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Screenshot of a breaking news alert e-mail from Q2 2017
FSA unable to sell WorldSpreads, will return cash to clients.
The FSA will formally announce Monday morning that it has placed WorldSpreads in its Special Administration Regime (or “SAR”). After a weekend spent going through WorldSpreads records and accounts, and the unwillingness of any other firm to buy WorldSpreads, the FSA and special advisor KPMG decided to wind down WorldSpreads’ operations, and return as much cash as possible to clients.
As we reported earlier today, sources including the Financial Times report that as much as £12 million in client money is missing.
This is the third use of SAR, introduced in early 2011, under which the FSA has power to decide what to do with both the company and client assets in cases such as these. The other two uses were just last week with Pritchard Stockbrokers Ltd., and back in October with the more-recognizable case of MF Global. The SAR powers for the FSA were introduced in response to weaknesses revealed in the UK’s insolvency rules and process following the collapse of Lehman Brothers back in 2008.
We understand that there were attempts made to get one of WorldSpreads healthy competitors, including IG Group and London Capital Group, to take over the company with the FSA’s backing in a pre-packaged administration. However we also understand that these talks did not get very far, mainly due to the (understandable) reluctance of other firms to get involved in a sticky situation. As well, there was deemed to be not much upside in an acquisition, as many of WorldSpread’s 5,000+ clients also have accounts at these other firms. Why pay to buy what you already have?
For missing client funds, the FSA does have a Financial Services Compensation Scheme, but it covers just first £50,000 for each account. Clients which may end up owed larger sums may not get all their money back. While the £50,000 limit will likely cover any shortfall for most retail clients of WorldSpreads, larger retail accounts and certain other spreadbetting firms (which typically have accounts with each other, for hedging and other purposes) dealing with larger sums may not be so lucky.
This story will not likely end here. No charges of wrongdoing have been laid yet, but it is hard to imagine that something won’t transpire in the coming days and weeks. Stay tuned….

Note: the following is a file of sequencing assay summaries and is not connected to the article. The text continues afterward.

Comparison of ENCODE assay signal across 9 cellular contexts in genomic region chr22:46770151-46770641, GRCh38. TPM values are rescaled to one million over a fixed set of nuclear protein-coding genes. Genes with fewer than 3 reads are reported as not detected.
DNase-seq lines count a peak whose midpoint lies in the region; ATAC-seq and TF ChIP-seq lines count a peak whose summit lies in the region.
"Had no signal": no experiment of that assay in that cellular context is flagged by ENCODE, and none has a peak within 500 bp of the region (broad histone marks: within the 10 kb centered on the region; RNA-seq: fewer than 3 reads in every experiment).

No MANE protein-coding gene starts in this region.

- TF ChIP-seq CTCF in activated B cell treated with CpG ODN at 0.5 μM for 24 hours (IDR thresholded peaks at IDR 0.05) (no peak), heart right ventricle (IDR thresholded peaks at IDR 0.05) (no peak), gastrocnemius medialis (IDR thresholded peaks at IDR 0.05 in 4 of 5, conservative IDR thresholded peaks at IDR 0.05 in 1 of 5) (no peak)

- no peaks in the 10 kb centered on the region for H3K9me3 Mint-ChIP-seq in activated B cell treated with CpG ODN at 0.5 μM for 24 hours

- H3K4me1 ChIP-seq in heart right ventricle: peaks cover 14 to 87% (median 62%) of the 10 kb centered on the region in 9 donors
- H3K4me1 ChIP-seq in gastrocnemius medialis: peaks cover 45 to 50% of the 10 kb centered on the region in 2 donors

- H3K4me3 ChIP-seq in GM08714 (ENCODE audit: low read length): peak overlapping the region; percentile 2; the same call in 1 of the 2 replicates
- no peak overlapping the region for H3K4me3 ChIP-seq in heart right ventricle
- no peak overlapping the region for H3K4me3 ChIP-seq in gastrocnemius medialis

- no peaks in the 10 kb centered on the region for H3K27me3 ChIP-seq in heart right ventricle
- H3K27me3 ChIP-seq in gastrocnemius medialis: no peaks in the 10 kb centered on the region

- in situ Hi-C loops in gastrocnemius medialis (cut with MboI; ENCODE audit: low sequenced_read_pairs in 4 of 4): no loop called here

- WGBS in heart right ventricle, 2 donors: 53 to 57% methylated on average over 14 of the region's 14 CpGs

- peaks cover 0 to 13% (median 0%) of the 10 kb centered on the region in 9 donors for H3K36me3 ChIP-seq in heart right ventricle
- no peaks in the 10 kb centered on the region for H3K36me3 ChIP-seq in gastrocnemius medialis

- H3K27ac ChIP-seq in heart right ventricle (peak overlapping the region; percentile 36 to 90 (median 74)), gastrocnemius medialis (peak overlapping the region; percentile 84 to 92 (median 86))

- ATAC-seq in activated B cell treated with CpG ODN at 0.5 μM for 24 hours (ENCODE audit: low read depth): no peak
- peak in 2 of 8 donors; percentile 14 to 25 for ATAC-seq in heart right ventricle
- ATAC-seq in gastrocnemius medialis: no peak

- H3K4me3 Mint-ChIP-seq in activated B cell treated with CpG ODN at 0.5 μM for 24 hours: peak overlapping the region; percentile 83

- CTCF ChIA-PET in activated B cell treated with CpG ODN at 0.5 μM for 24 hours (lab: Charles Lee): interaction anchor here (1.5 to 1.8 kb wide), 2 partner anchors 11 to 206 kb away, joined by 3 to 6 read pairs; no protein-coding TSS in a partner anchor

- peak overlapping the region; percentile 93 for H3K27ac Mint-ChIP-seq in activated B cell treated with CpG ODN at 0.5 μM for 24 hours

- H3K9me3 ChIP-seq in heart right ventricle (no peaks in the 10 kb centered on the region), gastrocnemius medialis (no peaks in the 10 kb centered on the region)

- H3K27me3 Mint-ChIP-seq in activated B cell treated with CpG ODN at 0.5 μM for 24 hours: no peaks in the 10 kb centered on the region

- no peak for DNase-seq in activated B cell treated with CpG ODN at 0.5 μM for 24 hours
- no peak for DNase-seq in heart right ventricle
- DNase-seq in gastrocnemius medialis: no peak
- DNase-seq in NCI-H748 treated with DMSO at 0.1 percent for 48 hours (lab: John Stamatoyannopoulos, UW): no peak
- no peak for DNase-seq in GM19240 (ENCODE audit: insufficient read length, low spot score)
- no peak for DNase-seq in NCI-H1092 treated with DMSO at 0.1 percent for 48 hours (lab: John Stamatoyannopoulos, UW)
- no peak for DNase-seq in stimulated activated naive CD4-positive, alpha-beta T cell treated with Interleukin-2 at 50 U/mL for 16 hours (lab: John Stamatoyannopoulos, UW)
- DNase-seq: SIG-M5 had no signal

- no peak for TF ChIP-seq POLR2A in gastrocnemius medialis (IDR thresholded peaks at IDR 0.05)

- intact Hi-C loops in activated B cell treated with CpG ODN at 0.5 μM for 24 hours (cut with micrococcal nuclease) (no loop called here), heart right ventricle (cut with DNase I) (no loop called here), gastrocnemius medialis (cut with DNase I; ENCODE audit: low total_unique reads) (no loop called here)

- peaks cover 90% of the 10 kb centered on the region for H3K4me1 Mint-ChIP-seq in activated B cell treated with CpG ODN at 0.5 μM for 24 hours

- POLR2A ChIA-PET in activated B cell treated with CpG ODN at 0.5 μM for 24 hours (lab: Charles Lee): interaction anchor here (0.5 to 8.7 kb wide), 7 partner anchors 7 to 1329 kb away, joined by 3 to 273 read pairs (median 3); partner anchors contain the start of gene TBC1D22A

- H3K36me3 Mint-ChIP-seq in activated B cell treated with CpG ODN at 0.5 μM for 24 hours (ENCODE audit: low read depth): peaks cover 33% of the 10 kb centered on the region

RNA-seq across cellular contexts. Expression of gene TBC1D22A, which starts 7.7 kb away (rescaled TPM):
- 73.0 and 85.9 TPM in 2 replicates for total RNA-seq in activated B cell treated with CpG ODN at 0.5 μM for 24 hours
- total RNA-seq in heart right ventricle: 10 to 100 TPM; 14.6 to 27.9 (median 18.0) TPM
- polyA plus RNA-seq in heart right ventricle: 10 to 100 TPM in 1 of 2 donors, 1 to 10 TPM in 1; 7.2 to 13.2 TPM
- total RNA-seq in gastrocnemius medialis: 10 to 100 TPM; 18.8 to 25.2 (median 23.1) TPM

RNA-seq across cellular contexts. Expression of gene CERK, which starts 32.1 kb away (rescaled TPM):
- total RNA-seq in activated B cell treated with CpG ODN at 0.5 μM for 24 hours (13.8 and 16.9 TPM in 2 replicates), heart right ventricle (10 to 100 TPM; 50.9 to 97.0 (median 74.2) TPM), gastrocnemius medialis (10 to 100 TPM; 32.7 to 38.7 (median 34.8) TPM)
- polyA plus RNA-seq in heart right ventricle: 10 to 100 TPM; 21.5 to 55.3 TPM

The full text of the FSA announcement, while not yet on its website, is as follows:
18 March 2012
WorldSpreads Limited enters Special Administration Regime
The Financial Services Authority (FSA) confirms that WorldSpreads Limited (WorldSpreads), a spreadbetting company, has entered the Special Administration Regime (SAR) on 18 March 2012. Upon the application of the directors of WorldSpreads, the High Court has appointed Jane Moriarty and Samantha Bewick of KPMG LLP as joint special administrators.
The administration of WorldSpreads follows the discovery of accounting irregularities which the company became aware of during the course of Friday 16 March 2012. Following this it quickly became apparent that the company was unable to continue in business and the directors and their advisors concluded that the best course of action, in order to mitigate losses for clients, would be to place the company into special administration.
The joint special administrators will review the client cash holdings positions and will return as much cash as possible directly to each client as soon as practicable. However, clients should be aware that any shortfall in the client money accounts will impact the amount of money that can be returned.
Depending on individual circumstances customers may have access to the Financial Services Compensation Scheme (FSCS) should there be any losses. Customers should contact the special administrators to understand more about implications for them personally.
Customers of WorldSpreads should contact the joint special administrators for more information on 020 3284 8829.
NOTES FOR EDITORS
1. WorldSpreads Limited is a wholly owned subsidiary of WorldSpreads plc, a company incorporated in Dublin, Ireland and listed on Alternative Investment Market and on the Irish Stock Market, ESM.
2. The Special Administration Regime came into effect in February 2011 and sets three objectives for a special administrator:
a. to ensure the return of client assets as soon as practicable;
b. to ensure timely engagement with market infrastructure bodies and the authorities; and
c. either to rescue the firm as a going concern or wind it up in the best interests of the creditors.
In an ordinary corporate administration proceeding only the third objective would apply.
3. This is the third time the SAR has been initiated.
4. The FSA can direct the special administrator to prioritise one or more of these objectives if it considers that to be necessary on UK financial stability grounds but before it does so it must consult HM Treasury and the Bank of England.
5. The special administrator can direct any suppliers to continue to provide key services to the entity in the SAR, to facilitate an orderly resolution.
6. The FSA regulates the financial services industry and has four objectives under the Financial Services and Markets Act 2000: maintaining market confidence; securing the appropriate degree of protection for consumers; fighting financial crime; and contributing to the protection and enhancement of the stability of the UK financial system.
Press: Chris Hamilton 07870 257276/0207 066 3232
Outside office hours 07795 351 956
Public: FSA Consumer Helpline 0845 606 1234 (call rates may vary)